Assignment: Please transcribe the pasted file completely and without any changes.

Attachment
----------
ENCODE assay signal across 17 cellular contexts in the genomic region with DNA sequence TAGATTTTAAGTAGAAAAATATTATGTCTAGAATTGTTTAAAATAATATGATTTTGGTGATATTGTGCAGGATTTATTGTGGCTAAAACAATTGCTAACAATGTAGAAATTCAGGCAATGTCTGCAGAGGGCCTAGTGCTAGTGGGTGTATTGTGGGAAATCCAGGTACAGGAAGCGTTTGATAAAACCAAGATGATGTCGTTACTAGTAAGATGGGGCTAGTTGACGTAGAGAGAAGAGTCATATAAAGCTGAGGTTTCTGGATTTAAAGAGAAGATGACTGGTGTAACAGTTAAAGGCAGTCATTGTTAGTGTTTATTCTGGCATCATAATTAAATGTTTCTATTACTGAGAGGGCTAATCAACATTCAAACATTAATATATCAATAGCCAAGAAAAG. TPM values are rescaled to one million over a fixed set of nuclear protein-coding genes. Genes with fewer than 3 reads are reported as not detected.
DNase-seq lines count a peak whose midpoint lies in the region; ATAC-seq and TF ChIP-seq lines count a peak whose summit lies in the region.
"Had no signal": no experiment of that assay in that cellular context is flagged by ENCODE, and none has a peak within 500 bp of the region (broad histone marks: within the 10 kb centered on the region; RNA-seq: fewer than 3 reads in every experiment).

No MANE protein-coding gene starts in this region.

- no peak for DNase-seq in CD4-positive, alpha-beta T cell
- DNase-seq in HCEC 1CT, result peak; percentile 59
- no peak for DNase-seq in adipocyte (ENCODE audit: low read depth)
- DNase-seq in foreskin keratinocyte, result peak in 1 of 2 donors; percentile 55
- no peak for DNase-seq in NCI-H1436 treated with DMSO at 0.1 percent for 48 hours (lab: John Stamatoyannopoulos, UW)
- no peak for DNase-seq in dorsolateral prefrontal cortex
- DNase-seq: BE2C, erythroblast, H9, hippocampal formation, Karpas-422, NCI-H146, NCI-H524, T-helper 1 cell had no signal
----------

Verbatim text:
ENCODE assay signal across 17 cellular contexts in the genomic region with DNA sequence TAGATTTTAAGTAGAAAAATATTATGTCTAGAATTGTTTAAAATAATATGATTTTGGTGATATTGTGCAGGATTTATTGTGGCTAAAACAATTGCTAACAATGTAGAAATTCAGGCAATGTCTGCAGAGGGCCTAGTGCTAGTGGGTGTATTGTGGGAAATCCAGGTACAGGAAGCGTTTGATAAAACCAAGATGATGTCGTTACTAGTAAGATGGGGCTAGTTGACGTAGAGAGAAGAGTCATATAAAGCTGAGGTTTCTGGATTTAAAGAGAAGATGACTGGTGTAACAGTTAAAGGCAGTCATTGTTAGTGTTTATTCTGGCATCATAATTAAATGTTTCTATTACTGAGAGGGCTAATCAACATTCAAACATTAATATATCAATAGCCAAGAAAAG. TPM values are rescaled to one million over a fixed set of nuclear protein-coding genes. Genes with fewer than 3 reads are reported as not detected.
DNase-seq lines count a peak whose midpoint lies in the region; ATAC-seq and TF ChIP-seq lines count a peak whose summit lies in the region.
"Had no signal": no experiment of that assay in that cellular context is flagged by ENCODE, and none has a peak within 500 bp of the region (broad histone marks: within the 10 kb centered on the region; RNA-seq: fewer than 3 reads in every experiment).

No MANE protein-coding gene starts in this region.

- no peak for DNase-seq in CD4-positive, alpha-beta T cell
- DNase-seq in HCEC 1CT, result peak; percentile 59
- no peak for DNase-seq in adipocyte (ENCODE audit: low read depth)
- DNase-seq in foreskin keratinocyte, result peak in 1 of 2 donors; percentile 55
- no peak for DNase-seq in NCI-H1436 treated with DMSO at 0.1 percent for 48 hours (lab: John Stamatoyannopoulos, UW)
- no peak for DNase-seq in dorsolateral prefrontal cortex
- DNase-seq: BE2C, erythroblast, H9, hippocampal formation, Karpas-422, NCI-H146, NCI-H524, T-helper 1 cell had no signal